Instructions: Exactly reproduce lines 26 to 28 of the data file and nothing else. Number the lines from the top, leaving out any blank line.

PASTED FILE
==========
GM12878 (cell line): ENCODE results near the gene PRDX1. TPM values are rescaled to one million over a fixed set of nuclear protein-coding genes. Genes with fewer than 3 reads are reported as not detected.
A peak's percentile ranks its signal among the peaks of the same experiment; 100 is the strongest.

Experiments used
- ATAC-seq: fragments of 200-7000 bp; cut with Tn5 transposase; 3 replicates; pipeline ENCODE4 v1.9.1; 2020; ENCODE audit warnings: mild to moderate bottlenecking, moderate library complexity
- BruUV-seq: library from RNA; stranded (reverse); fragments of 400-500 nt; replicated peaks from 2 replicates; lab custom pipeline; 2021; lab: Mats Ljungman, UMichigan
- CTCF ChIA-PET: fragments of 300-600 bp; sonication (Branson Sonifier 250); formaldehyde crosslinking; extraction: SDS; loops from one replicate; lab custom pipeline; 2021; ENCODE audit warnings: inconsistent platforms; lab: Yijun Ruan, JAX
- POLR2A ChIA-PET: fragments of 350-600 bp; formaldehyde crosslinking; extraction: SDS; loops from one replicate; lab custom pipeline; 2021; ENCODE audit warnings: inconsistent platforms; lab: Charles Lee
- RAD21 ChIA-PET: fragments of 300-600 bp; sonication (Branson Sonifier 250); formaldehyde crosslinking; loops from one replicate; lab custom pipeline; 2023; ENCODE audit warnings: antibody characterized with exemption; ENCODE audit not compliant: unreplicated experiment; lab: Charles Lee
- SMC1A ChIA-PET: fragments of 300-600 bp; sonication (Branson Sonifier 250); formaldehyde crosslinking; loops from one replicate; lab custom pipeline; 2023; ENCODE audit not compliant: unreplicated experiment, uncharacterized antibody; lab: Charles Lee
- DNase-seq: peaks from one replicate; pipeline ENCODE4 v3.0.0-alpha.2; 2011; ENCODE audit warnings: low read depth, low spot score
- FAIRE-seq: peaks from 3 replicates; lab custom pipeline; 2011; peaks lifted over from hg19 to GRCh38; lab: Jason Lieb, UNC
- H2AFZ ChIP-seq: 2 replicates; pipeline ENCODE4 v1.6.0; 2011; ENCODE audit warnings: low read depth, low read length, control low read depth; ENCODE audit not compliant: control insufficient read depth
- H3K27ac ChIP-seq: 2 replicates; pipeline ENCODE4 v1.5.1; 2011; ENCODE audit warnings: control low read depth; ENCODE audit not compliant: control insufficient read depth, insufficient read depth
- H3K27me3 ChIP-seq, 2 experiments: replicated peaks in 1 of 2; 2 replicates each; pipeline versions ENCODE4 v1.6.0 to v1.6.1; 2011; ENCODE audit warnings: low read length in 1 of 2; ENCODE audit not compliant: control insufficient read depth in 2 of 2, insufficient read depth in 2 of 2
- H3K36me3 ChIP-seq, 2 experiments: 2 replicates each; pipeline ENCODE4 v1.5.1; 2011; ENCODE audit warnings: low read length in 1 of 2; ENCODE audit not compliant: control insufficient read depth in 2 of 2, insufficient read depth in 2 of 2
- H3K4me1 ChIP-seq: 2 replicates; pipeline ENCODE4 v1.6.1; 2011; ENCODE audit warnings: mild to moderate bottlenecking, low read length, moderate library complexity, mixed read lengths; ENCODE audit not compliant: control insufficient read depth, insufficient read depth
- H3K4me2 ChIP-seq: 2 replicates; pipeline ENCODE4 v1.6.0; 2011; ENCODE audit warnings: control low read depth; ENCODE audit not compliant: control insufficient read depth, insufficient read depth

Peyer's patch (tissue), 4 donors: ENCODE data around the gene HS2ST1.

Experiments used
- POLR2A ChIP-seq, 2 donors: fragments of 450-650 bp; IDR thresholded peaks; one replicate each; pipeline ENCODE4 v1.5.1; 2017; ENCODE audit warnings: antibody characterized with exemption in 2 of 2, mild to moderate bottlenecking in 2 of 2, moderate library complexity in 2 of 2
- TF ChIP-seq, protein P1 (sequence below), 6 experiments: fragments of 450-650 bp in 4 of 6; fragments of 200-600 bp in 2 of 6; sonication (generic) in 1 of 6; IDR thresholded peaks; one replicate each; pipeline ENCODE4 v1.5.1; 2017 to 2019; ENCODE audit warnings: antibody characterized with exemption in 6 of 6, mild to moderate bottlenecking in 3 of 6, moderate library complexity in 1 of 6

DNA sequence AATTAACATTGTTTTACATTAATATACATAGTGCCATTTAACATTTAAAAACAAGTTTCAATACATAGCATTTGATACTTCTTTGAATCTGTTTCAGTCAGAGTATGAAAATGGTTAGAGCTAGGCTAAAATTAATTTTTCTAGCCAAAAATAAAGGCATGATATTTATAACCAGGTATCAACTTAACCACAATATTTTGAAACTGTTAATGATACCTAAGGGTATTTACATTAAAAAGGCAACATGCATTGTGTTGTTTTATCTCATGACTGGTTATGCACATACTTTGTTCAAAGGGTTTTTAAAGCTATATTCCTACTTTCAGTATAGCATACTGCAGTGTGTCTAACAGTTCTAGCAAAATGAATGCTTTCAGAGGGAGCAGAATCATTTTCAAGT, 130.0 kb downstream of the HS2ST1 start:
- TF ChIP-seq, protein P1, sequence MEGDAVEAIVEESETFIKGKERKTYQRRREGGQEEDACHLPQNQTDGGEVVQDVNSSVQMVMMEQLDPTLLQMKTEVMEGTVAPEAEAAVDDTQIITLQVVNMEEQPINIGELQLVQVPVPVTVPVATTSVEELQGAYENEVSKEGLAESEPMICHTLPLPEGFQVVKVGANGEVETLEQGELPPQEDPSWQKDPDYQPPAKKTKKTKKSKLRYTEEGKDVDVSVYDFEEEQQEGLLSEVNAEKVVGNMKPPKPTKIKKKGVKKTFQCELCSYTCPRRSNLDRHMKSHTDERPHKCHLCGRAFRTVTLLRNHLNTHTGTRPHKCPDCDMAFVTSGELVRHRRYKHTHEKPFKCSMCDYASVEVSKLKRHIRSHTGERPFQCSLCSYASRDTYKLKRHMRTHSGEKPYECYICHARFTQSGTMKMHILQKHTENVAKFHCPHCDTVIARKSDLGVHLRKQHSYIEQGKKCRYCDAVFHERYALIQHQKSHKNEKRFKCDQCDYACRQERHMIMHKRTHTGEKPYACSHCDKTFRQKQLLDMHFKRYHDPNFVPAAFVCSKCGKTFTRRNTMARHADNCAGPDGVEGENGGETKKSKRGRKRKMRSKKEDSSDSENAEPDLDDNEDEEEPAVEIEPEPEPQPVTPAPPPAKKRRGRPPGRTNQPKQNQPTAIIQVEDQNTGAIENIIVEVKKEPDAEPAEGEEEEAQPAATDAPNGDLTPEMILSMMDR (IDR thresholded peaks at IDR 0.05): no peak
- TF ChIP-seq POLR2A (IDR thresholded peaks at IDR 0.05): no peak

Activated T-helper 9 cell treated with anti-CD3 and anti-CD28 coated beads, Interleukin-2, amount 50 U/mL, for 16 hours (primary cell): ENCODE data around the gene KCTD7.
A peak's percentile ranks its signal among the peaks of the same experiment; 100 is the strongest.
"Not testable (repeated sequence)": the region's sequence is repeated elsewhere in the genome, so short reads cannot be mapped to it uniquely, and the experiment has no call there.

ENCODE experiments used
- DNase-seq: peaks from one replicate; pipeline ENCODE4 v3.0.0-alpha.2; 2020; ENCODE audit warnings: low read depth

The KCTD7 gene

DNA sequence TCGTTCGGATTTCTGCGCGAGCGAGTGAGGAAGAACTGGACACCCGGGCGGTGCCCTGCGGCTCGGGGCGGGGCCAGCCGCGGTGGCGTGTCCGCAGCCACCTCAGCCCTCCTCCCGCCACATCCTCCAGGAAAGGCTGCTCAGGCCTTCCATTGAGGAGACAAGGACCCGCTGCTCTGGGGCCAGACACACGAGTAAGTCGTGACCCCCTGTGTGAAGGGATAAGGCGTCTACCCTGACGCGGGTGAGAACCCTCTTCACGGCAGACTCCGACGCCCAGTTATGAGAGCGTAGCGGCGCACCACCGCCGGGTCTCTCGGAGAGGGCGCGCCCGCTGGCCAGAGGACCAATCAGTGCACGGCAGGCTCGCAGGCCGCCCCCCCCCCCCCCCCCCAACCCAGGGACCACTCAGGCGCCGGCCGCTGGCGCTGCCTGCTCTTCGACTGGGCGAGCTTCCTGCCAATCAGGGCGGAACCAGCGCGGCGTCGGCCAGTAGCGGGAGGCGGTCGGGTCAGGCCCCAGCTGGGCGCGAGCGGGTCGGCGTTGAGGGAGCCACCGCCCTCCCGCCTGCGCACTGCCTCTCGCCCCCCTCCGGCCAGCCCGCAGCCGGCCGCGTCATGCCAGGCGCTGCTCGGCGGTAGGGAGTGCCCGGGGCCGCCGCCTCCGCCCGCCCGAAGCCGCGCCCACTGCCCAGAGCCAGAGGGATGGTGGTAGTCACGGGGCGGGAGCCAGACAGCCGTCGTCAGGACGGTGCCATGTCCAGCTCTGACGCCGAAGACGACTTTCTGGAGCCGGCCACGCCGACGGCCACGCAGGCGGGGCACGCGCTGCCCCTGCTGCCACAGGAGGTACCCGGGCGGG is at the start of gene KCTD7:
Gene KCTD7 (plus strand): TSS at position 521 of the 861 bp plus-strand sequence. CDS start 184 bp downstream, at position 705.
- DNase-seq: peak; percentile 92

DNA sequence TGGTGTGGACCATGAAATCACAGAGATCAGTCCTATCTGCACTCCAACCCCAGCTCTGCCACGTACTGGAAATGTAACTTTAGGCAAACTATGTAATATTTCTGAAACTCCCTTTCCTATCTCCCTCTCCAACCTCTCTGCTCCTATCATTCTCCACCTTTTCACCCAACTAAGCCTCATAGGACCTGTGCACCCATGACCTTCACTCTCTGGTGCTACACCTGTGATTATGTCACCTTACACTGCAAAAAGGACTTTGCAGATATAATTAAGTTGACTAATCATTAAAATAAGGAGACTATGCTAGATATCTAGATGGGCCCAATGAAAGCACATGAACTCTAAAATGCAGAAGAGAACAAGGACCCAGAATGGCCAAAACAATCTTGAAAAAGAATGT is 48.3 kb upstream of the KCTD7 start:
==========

A peak's percentile ranks its signal among the peaks of the same experiment; 100 is the strongest.
"Not testable (repeated sequence)": the region's sequence is repeated elsewhere in the genome, so short reads cannot be mapped to it uniquely, and the experiment has no call there.

ENCODE experiments used